What's this "Location, location, location" rule you mention above? I'm too lazy to read FAQs 24 and 27. Spoonfeed me, Sloperdude.
The rule is, unless you've got a lot of industry experience already, if you don't live within daily commuting distance from the prospective employer, you won't get hired.
[Sputter, sputter, choke] Wha...? Why??
Because the company has 199 other applications for the job you're applying for, and more than half of the applicants are local. Not only are they local, but their qualifications equal or exceed yours.
No way! I'm special. I just haven't had a chance to show it yet.
What the #€¢ж do you mean, you "haven't had a chance"?? What the #€¢ж have you been waiting for? Get the #€¢ж to work and build a portfolio, goshdarn you, you lazy danged so-and-so!
That's difficult because... [plausible-seeming excuse deleted].
Oh my gosh, "difficult"!! That's the end of the world! What gives the cold, uncaring universe any right to expect poor widdle you to get anything "difficult" done? Look, everything about what you want to do is difficult. You can't expect the universe to bend itself and make everything easy for you! "Difficult." Sheesh! Read FAQ 26 (link to the FAQs in the nav frame at left).
No, no, no, you misunderstand. I'm just a student, I'm just looking for an internship. Surely they don't expect a professional-quality portfolio from student interns?
Don't go off on a tangent, kid. I'll get to internships later. The point is, since you're not local, you have to stand out from the crowd more. Maybe you should read my April 2010 IGDA column, "The Games Game: The Other Side of the Job Search." And while you're at it, read my March 2010 column, "The Games Game: What's The Trick To Avoid Getting Filtered Out?" Click the Games Game link in the nav frame at left, then click Archives on the IGDA page.
Does the employer really want me to live locally before they'll consider me?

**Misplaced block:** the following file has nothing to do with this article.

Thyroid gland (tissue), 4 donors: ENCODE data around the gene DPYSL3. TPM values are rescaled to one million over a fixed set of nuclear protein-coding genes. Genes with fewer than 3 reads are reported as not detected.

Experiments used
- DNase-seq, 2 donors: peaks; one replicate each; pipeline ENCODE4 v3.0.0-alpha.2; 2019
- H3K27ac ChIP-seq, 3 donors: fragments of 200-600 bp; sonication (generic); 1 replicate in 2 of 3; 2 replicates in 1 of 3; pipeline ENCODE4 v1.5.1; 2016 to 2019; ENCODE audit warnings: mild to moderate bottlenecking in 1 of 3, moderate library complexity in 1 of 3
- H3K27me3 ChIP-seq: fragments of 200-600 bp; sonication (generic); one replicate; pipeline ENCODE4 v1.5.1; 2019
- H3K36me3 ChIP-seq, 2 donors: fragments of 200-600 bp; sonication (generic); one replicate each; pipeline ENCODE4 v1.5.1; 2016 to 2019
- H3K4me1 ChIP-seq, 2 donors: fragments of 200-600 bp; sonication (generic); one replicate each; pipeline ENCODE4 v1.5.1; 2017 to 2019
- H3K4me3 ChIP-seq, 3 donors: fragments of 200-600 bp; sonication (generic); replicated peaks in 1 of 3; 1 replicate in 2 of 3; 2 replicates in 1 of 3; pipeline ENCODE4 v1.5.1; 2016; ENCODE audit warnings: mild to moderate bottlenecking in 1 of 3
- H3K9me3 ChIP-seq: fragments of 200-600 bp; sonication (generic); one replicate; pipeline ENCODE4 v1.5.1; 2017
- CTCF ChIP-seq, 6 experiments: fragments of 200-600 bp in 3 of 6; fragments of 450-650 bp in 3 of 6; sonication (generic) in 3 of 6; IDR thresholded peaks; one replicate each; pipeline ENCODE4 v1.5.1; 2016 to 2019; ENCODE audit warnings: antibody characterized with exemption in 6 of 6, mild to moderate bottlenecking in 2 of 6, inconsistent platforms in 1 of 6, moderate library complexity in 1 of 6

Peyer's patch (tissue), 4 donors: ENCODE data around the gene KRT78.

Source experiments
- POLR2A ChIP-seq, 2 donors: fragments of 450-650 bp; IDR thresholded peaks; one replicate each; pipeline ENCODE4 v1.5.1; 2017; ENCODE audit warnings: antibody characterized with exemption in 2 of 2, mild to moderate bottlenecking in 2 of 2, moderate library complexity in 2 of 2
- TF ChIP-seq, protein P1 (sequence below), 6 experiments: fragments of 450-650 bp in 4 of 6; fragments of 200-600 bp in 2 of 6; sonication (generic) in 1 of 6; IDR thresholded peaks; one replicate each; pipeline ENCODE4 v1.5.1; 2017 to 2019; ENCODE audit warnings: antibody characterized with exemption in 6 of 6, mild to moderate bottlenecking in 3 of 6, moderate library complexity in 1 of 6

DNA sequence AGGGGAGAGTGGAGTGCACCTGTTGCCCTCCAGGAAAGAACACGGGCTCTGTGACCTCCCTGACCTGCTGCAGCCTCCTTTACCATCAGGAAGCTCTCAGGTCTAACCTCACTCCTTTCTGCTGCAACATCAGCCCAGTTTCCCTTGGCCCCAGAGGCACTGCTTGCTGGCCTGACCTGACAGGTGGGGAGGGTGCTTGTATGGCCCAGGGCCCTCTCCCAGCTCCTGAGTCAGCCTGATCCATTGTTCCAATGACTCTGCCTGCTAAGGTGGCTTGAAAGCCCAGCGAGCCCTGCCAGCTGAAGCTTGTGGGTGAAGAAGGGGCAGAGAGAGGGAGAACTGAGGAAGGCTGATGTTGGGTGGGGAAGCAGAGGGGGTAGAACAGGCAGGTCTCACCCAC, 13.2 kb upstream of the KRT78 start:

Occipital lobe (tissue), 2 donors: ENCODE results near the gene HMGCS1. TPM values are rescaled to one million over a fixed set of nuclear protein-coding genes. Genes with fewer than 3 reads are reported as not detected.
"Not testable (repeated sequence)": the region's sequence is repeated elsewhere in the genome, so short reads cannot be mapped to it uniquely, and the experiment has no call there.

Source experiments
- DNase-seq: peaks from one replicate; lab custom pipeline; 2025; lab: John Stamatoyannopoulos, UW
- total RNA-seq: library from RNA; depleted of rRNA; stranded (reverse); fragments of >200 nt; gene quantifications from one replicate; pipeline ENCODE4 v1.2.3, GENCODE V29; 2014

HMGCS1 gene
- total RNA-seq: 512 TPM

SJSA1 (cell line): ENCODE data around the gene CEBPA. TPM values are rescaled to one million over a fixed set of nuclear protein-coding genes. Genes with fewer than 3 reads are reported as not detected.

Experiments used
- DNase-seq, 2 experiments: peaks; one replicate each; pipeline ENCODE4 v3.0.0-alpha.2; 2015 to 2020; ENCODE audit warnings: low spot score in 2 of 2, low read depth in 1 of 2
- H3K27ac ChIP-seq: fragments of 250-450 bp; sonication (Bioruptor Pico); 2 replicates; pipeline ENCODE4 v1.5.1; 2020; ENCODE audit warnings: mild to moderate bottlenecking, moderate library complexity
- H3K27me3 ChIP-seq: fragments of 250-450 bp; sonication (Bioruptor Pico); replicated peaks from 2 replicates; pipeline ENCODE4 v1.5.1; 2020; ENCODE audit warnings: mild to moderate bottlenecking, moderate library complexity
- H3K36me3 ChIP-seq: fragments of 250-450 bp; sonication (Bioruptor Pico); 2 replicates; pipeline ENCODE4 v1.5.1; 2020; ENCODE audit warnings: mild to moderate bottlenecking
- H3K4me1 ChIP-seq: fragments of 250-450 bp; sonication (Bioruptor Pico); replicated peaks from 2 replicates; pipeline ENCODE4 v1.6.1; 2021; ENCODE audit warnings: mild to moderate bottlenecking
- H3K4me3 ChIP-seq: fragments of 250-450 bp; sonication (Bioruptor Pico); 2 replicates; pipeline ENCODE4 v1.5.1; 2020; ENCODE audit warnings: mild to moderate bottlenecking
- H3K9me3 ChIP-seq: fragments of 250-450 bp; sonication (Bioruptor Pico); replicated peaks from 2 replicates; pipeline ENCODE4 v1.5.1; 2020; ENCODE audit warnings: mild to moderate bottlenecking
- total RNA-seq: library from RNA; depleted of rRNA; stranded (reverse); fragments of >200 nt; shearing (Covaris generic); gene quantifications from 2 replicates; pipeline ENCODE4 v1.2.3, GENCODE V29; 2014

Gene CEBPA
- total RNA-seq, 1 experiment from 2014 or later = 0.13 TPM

I already gave you the answer, so you know the answer -- but you don't WANT to know it. You're engaging in wishful thinking now. Check out what Dr. Laura said about hope in FAQ 47 (get to the other FAQs via the nav frame at left). The beginning of the quote is, "Hope is disappointment postponed." Idealistic wishing and hoping is not a plan. What you need is a realistic view of the world first; then you can start to make a plan.
But that's a chicken and egg conundrum! I can't move unless I have a job, I can't get the job unless I move... it's unfair!
Who said the world had to be "fair"? And besides, how is it "unfair"?
In a game of mah-jongg, only one of the four players can win. Does that mean the other three players have been treated unfairly?
The company gets 200 applications for one opening. Only one of those 200 applicants will get hired. Tell me, where's the "unfairness"? 199 guys won't get the job, and you'll be one of them since you don't live locally. That's not "unfair," that's "reality." The guy who gets the job doesn't see any unfairness. I don't see an unfairness. The employer doesn't see an unfairness. Does an unfairness really exist if not everybody can see that it exists? Crying "unfair!" is a childish, petulant response to reality. You need to move beyond that. You need to grow up.